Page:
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But tales of homework make for a pretty boring blog post. Saturday night Rachelle and Max and I took a study break to head into town and catch a ‘Krampuslauf’ which means Krampus Run. The Krampus are creatures said to accompany St. Nicholas the night before he makes his rounds, and they weed out the naughty children by hitting them with whips or switches. It’s a tradition that basically only exists in Bavaria and this part of Austria, so we figured we had to see it for ourselves. There are officially sanctioned Krampus who aren’t allowed to really hurt you, but then there are also unofficial groups who have no qualms about actually beating people. A combination of both types floated about Salzburg the week leading up to St. Nicholas Day, and many friends reported having not so pleasant encounters with the terrifying men in furry suits and scary masks. When the last Krampuslauf of the season rolled around we were a little nervous, but mostly convinced that they couldn’t possibly be as scary as everyone had said they were. We bravely made our way to the route of their run and then stood in wary anticipation. The crowd got thicker and we eventually heard bells in the distance. When the six or so Krampus got to our spot on the street we found ourselves struggling to reconcile our desire to take photos with our even stronger desire to run for our lives. Krampus are scary. Really scary. They are huge and get right up into your face threatening to hit you. Everyone in the crowd was screeching and attempting to hide behind one another as the Krampus grabbed random people from the crowd and tormented them. When the Krampus (plural Krampi? Krampese?) finally shuffled past us we heaved a sigh of relief and made our way to the bus to get back to our dorm and back to safety. It must have taken a good half an hour before my pulse returned to its normal rate. All I can say is, no wonder Austrian children are perfect little angels. If American kids were threatened with a Krampus instead of lame coal in their stockings, they’d be much better behaved too.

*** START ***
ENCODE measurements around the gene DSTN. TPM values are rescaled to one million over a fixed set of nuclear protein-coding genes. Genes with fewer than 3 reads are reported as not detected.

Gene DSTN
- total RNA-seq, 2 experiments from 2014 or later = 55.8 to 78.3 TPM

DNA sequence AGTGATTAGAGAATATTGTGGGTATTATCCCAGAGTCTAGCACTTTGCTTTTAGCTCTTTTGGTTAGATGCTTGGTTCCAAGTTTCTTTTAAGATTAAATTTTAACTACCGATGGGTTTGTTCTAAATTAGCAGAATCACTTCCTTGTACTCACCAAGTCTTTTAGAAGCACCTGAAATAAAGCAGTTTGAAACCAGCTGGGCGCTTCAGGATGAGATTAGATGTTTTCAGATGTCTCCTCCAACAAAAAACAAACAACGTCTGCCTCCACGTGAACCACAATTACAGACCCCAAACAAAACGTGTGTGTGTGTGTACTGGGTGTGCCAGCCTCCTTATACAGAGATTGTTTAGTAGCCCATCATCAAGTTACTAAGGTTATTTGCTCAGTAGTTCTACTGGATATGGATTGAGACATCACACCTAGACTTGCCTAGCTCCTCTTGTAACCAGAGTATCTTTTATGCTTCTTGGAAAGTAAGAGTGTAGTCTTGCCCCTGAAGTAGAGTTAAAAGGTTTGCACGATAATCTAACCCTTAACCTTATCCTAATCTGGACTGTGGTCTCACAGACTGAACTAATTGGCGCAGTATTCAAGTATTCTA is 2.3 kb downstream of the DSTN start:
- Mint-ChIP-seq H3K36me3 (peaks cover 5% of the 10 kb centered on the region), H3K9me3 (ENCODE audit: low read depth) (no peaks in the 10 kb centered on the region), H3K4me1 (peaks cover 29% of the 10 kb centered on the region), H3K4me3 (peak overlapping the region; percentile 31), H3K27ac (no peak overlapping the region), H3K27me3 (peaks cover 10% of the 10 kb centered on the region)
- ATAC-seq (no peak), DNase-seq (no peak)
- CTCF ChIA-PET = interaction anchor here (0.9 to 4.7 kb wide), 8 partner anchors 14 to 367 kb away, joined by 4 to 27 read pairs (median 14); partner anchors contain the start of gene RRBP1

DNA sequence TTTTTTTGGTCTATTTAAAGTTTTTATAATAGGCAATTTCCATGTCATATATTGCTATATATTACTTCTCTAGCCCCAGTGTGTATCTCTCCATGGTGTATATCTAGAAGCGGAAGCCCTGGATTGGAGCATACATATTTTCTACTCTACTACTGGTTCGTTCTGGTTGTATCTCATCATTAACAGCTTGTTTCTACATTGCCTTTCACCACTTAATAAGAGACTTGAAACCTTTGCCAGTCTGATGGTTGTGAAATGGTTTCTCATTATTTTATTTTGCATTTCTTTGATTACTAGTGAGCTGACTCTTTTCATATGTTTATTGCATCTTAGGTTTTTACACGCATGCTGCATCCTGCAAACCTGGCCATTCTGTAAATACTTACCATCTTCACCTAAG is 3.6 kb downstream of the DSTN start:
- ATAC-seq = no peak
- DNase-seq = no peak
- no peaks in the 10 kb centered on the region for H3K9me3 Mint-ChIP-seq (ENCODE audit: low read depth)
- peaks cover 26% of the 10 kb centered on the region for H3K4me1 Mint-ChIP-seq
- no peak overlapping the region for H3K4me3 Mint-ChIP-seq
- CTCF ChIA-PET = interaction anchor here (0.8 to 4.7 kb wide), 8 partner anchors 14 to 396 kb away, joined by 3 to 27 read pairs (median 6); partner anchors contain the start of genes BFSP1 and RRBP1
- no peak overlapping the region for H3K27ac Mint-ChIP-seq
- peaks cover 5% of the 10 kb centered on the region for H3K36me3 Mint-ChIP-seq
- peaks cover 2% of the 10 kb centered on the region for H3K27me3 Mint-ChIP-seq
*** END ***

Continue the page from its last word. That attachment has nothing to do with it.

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The Krampuslauf was the most drama I experienced this week. We went out for Italian food with Kirsten and Rachel on Tuesday night but that was just about the only other time I left the dorm during our five day homework marathon. Thursday night brought the last karaoke night of the semester at O’Malley’s, an evening of terrible singing and smoke inhalation to be enjoyed by all. Friday we ventured back out to Hellbrunn Palace to see the Christmas Market there. I had been with my parents, but Kirsten and Rachel had yet to see it, so we wandered around for a bit, though their lack of reindeer disappointed me yet again. Friday was a shopping day, and Rachelle and I trekked through the Christmas Market in search of various things for ourselves and our friends. I’m trying real hard not to think about the fact that each time I go into a certain store or catch a certain glimpse of the town might be the last time I do so this semester. Taking my mind off of our imminent departure was a Christmas party at Frau Schoettke’s today, which was fun and probably the last time a large group of us AIFS kids will be together outside of class. It also snowed this morning and again tonight, so we got to experience something at least resembling a snowy Salzburg. It didn’t stick on the roads, but walking home from Frau Schoettke’s tonight was about as wonderfully Christmassy as it gets. This week: the Silent Night chapel, final exams, one last kebap, packing, and more crying than I’ve done in a while.
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Christmas in Salzburg

Friday, December 4th, 2009